“A stable tax environment, together with Massachusetts’ innovation economy, resulted in a significant rise in jobs and wages in Massachusetts,” Sullivan said. “Massachusetts’ economic growth field budget growth at three times the rate in Connecticut — generating revenue that public sector leaders could invest in public priorities like education and transportation.”
If the tax hike amendment passes, Massachusetts will have a higher top-end rate than Connecticut.
A Blank Check
Proponents claim the tax will increase public spending on education and transportation. The Attorney General is fighting a court battle to preserve that fiction, even though the Massachusetts Supreme Judicial Court justices made clear in a 2018 hearing on the question that legislators can really spend state revenues on whatever they want.
“Both in their brief and in response to a direct question from the then-chief justice of the SJC, the Attorney General’s Office, which was arguing in favor of the surtax, made it clear that while revenue from the tax had to be used for education and transportation, nothing prevented state legislators from reducing education and transportation funding from other sources by an equal or greater amount,” Sullivan.
That’s pretty much what happened in California. After a 2012 tax hike “to fund education,” lawmakers left in just enough of the funding from other sources to meet state-mandated minimum funding levels. Much of the money previously dedicated to education was redirected to the state payroll, which increased at twice the national average rate from 2012 to 2020.
The provision “became a funding cap, not a floor,” said California policy consultant Kevin Gordon.
During debates on the proposed constitutional amendment, Massachusetts legislators made their intentions crystal clear twice rejecting amendments that would ensure that new tax revenues added to existing education and transportation expenditures. Both amendments were rejected by 4:1 margins.
Timing is everything
The tax hike amendment has been in the works — and its wording has not changed — since 2015. In the interim, the policy environment has changed in three significant ways.
First, the federal Tax Cuts and Jobs Act (TCJA), adopted in 2017, now limits federal deductions for payment of state and local taxes (SALT) to $10,000. Prior to TCJA, the federal SALT deduction allowed those likely affected by the proposed tax hike amendment to write off a large percentage of their state tax burden on their federal tax bill. That write-off is now largely gone and translates to paying up to nearly 150 percent more in state income taxes.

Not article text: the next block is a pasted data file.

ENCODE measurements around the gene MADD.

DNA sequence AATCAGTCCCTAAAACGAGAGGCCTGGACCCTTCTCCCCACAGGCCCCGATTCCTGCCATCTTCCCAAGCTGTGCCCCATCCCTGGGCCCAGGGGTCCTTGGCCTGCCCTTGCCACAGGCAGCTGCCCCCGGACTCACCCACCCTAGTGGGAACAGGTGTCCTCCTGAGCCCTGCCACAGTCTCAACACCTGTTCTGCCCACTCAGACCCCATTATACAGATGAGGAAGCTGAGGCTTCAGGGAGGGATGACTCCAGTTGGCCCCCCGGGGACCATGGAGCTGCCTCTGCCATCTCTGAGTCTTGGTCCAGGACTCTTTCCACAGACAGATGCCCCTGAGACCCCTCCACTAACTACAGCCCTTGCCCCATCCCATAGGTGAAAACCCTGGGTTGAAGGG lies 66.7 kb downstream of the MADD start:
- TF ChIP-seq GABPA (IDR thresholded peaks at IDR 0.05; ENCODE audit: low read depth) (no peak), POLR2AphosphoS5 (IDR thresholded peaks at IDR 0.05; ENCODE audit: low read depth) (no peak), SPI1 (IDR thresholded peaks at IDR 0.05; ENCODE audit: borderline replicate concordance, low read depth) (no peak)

Second, the vote on the tax amendment comes as Massachusetts is awash in money. The Commonwealth is generating multi-billion dollar annual budget surpluses and is trying to figure out how to spend billions more in federal pandemic relief.
“State revenues in April outpaced budget projections by $2 billion,” said Stergios. “That’s more than the state would raise through the tax hike proposal in an entire year — and it is all because of economic growth and job creation.”
Third, the tax hike would kick in at a time when both employers and employees are more mobile than ever before. Despite doing far better than Connecticut, Massachusetts still saw an annual loss of nearly $1 billion in adjusted gross income due to net out migration, more than 70 percent of it to Florida and New Hampshire.
Prior to the pandemic, about 3.6 percent of employees worked from home at least half the time. Post pandemic, a Harvard Business School study estimates that 16 percent of employees will be telecommuters, while an Upwork survey puts the number at 22 percent.
“The rise of Zoom and remote work has made it even easier for businesses and highly skilled workers to leave Massachusetts for low or no-income tax states like New Hampshire, Florida, and Texas,” said Harvard University economist Edward Glaeser.
As Massachusetts contemplates raising taxes, state competition is fierce. Neighboring New Hampshire, which has no income tax, just voted to phase out its tax on interest and dividends. In 2021, 16 states cut income taxes; 13 more have income tax cuts in the works. In a world in which technology makes it possible to work from anywhere, the cost of living and doing business is more important than ever before.
Because it is a proposed amendment to the state Constitution, should it pass and lead to the expected negative impact on economic growth, repeal would be next to impossible.
Gregory Sullivan is Pioneer’s Research Director. Prior to joining Pioneer, Sullivan served two five-year terms as Inspector General of the Commonwealth of Massachusetts and was a 17-year member of the Massachusetts House of Representatives. Greg holds degrees from Harvard College, The Kennedy School of Public Administration, and the Sloan School at MIT.
Andrew Mikula is an economic research analyst and candidate for a Master’s in Urban Planning at Harvard University. Mr. Mikula was previously a Lovett & Ruth Peters Economic Opportunity Fellow at Pioneer Institute and studied economics at Bates College.
Liam Day is a leader in the non-profit space in San Francisco and a writer. His experience in Boston includes serving as a youth worker and teacher, government service at the Boston Public Health Commission, including directing Child and Adolescent Health, and Director of Communications and Strategic Partnerships at Pioneer.